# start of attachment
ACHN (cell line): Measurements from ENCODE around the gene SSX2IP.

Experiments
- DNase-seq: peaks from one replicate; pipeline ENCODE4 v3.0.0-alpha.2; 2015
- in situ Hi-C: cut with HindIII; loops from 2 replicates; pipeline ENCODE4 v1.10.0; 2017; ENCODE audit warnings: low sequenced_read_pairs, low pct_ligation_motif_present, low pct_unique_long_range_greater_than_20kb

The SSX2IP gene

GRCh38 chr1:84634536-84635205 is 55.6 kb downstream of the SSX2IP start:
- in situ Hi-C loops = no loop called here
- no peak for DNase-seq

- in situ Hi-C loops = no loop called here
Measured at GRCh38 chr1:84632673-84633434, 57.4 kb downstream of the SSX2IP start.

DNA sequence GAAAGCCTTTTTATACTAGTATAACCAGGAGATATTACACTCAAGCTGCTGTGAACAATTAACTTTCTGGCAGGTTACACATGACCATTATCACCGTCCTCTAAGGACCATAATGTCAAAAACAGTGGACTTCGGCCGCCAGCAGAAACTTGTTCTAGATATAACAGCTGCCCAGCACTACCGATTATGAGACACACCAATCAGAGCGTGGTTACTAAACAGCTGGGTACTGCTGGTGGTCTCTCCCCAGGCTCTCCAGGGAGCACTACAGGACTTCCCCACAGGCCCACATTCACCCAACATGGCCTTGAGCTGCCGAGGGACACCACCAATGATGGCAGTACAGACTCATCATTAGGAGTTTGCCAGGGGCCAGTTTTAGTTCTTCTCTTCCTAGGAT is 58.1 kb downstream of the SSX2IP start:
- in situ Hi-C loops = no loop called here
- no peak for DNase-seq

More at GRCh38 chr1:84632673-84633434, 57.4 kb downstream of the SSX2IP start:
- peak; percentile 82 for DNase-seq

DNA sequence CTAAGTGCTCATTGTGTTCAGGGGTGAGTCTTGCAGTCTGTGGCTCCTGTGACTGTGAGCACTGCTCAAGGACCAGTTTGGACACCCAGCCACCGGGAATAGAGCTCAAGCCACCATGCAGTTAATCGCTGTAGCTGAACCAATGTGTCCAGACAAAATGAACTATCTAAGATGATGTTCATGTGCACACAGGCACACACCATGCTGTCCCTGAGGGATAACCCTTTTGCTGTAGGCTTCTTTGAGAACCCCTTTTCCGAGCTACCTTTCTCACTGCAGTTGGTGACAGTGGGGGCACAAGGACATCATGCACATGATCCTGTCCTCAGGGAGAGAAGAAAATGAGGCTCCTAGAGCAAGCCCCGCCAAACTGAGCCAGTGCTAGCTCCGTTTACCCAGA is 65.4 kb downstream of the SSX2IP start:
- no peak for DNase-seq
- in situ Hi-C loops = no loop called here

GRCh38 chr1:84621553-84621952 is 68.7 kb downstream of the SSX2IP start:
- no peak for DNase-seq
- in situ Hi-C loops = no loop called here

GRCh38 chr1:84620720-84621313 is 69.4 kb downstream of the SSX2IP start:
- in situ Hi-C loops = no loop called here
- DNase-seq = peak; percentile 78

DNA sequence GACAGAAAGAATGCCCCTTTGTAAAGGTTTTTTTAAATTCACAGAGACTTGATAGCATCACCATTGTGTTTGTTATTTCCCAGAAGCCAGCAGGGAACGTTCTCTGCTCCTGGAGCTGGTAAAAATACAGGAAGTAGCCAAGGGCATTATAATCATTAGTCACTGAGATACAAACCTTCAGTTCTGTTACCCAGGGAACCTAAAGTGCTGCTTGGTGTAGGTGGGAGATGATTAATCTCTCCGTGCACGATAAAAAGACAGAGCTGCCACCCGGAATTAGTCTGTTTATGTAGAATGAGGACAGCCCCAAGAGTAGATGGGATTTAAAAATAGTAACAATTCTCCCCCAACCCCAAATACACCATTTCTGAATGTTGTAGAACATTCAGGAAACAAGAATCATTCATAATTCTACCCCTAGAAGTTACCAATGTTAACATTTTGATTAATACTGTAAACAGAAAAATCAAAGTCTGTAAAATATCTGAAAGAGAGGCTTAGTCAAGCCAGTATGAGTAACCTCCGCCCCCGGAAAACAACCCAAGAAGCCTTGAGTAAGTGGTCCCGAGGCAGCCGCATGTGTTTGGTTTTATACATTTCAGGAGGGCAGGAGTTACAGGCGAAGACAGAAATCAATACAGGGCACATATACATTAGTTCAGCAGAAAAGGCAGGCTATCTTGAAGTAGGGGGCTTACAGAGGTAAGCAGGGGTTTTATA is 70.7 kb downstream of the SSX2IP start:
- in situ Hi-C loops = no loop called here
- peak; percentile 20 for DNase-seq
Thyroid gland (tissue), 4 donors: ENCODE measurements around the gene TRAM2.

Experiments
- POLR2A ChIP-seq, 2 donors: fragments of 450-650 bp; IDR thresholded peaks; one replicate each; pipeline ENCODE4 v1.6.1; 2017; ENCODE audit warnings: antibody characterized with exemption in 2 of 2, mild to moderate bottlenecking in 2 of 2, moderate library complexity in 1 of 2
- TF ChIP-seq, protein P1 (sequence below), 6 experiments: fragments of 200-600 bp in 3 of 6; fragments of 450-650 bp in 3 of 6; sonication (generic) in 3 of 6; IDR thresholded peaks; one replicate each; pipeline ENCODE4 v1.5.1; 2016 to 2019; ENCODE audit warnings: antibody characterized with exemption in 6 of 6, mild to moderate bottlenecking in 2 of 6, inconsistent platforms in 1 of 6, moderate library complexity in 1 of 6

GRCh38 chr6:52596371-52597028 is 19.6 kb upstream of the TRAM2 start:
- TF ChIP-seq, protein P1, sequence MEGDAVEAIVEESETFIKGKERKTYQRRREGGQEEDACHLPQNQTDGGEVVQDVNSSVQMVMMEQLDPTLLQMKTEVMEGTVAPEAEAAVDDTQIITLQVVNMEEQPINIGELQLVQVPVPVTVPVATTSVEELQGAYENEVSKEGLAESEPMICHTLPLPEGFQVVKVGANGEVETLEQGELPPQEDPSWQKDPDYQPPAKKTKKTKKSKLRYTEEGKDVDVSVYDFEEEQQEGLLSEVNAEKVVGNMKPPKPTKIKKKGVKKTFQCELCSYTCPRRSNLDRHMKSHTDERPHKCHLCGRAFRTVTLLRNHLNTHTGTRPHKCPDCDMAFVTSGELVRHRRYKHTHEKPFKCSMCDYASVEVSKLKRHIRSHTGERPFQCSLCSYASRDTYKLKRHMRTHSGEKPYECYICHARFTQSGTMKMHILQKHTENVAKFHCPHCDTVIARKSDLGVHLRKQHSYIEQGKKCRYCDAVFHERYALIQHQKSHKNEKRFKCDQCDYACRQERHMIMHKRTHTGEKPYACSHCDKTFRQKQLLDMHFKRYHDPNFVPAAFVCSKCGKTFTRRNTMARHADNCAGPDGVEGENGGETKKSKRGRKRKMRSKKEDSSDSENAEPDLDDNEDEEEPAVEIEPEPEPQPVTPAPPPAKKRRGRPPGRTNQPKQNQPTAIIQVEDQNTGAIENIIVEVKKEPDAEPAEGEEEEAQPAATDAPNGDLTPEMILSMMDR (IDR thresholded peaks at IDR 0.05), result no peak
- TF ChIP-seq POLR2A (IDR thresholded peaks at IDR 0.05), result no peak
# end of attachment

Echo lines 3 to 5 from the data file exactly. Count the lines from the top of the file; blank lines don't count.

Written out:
- DNase-seq: peaks from one replicate; pipeline ENCODE4 v3.0.0-alpha.2; 2015
- in situ Hi-C: cut with HindIII; loops from 2 replicates; pipeline ENCODE4 v1.10.0; 2017; ENCODE audit warnings: low sequenced_read_pairs, low pct_ligation_motif_present, low pct_unique_long_range_greater_than_20kb

The SSX2IP gene